Peeping Tom Police Drones Can Legally Make You An Unwilling Porn Star

in Daily New Bite by

[FULL DISCLOSURE: The author lives about an hour from where this story takes place, has worked there, and has a brother who was a state legislator representing this district]

Here in Washington state, we have a long history of accountability. Washington has one of the strongest public records laws in the country, dating back 45 years. But what happens when the information gathered into the public record becomes too personal, and the methods for gathering it become too invasive?

Police in the city of Kent, Washington, a suburb directly adjacent to the Seattle-Tacoma International Airport, have asked their city council to approve the purchase of two police drones, as well as some remote surveillance cameras that could be moved around town and operated from inside the police department.

Assistant Police Chief Rafael Padilla says that the drones would not be used to follow people or in “covert actions,” the term now used for undercover work.

No areas where someone would have an expectation of privacy, like viewing into their cars or into their houses or even into their businesses. These would not be covert.

Even the manufacturer’s website touts their devices’ ability to follow suspects and “catch them in the act,” with footage then available through an internet connection. Like all online transmissions, this of course leads to questions of whether the devices can be hacked.

“…playing back recorded video from any computer via internet.”

And with four cameras mounted on each one, it’s hard to imagine that they wouldn’t at least inadvertently catch footage that would then become available through the state’s Public Records Act which might not be suitable for public viewing. Like, say, you and your partner getting intimate. Padilla says the department is still “working out policy and protocol” regarding the new equipment, suggesting that even if and when they are approved, they still have no governing regulations in place for them.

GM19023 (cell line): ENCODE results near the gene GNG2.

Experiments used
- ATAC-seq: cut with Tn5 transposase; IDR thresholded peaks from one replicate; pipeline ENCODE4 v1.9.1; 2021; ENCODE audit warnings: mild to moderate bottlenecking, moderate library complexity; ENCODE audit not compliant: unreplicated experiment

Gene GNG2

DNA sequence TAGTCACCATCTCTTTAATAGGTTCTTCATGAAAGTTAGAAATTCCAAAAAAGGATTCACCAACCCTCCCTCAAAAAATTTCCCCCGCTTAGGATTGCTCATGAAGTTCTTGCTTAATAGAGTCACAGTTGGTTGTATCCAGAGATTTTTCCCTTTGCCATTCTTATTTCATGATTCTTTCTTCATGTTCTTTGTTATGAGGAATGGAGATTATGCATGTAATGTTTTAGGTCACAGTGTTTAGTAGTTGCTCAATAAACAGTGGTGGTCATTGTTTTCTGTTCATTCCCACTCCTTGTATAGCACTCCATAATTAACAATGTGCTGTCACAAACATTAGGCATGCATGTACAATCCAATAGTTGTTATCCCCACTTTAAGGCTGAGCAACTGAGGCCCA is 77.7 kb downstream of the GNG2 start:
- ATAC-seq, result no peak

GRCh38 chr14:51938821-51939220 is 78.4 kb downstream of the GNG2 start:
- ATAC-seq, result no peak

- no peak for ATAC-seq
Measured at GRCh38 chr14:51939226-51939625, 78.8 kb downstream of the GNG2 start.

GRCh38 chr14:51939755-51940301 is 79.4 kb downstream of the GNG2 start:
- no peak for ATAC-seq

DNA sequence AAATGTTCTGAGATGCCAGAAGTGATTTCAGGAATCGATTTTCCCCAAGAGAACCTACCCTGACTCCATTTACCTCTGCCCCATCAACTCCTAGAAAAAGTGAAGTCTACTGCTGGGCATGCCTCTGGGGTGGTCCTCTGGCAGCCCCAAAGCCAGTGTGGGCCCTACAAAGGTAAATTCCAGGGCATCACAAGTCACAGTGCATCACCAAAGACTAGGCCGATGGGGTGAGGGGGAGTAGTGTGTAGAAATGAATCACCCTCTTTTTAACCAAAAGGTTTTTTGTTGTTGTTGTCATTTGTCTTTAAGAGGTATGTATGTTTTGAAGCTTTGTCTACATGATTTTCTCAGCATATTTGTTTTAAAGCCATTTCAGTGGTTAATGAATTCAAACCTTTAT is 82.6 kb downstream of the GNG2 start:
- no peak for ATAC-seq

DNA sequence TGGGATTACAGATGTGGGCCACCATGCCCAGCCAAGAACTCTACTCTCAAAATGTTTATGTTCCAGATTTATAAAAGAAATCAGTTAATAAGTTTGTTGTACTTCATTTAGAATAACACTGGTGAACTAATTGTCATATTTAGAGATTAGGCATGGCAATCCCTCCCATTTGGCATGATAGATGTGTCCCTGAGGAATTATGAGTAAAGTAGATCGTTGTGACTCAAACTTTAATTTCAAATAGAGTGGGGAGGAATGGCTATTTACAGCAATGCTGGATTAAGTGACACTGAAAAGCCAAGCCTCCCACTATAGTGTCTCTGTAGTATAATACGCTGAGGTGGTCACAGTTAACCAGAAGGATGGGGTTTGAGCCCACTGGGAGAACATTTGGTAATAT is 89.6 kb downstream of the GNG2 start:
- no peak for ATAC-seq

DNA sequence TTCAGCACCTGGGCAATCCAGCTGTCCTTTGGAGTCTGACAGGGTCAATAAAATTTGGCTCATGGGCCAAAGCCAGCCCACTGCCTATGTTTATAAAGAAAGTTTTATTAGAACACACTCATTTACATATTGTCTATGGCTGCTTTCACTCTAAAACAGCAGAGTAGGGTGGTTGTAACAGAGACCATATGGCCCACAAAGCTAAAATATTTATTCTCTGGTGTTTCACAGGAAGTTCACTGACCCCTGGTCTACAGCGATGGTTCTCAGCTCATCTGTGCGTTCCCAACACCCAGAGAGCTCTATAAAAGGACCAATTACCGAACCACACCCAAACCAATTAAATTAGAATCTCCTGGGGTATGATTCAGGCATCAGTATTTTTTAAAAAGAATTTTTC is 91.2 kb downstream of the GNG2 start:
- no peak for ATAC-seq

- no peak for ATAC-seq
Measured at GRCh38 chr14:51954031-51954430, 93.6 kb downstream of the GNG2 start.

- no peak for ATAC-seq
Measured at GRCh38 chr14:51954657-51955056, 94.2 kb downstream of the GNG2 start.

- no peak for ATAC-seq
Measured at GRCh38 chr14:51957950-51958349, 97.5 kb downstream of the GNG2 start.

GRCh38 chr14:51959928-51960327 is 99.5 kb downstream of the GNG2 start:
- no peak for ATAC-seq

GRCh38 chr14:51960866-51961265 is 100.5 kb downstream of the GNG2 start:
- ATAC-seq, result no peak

“Full transparency now” is the cry of many advocates, but what if the video and pictures taken by surveillance cameras, drones, or even body cameras — now in use in Kent’s parent city, Seattle — happen to depict lawful, private acts by bystanders, or footage inside someone’s home or business? Most existing regulations, like the ones Padilla says his department are still working on, are internal police guidelines, and not codified into law. Police can use their own discretion as to when the cameras might be rolling.

Those concerns are exactly what Shanker Narayan, the Technology and Liberty Project Director at ACLU Washington, has in mind when he brings up the fact that if police have suspicion of unlawful activity, they can get a warrant. In the case of body cameras, Narayan has argued in the past, footage could be subject to “commandeering by the federal government.”

What are the implications, then, for crime victims, immigrants, or even someone whose friend is caught on camera overdosing on drugs? Will they be subject to unwarranted legal action that previously would have gone unnoticed? More importantly, will they still talk to the police if they know they’re being filmed? Blanket coverage is great if you’re a Seattle Seahawks fan, but not so much if you’re a fan of privacy.

Not pictured: Anyone committing any crimes, except the QB who threw this interception

A year ago, Washington’s Governor Jay Inslee, most recently famous for his high-profile fights with the Trump administration over immigration policies, signed a privacy law regarding the use of body cameras. The new law prevents, for example, footage inside medical facilities of patients receiving treatment, and it limits how much and what kind of footage can be requested by the public. The Public Records Act, after all, is from a time of ink and paper, and it would quickly become a Herculean effort to field requests for the terabytes of data that will surely be produced.

Will new technology precipitate new legislation? It’s hard to imagine it won’t. Even the word “drone” has negative connotations almost any way you use it.

But all of this is fancy talk around a central fear: Are we living out the dystopian future of George Orwell’s 1984?


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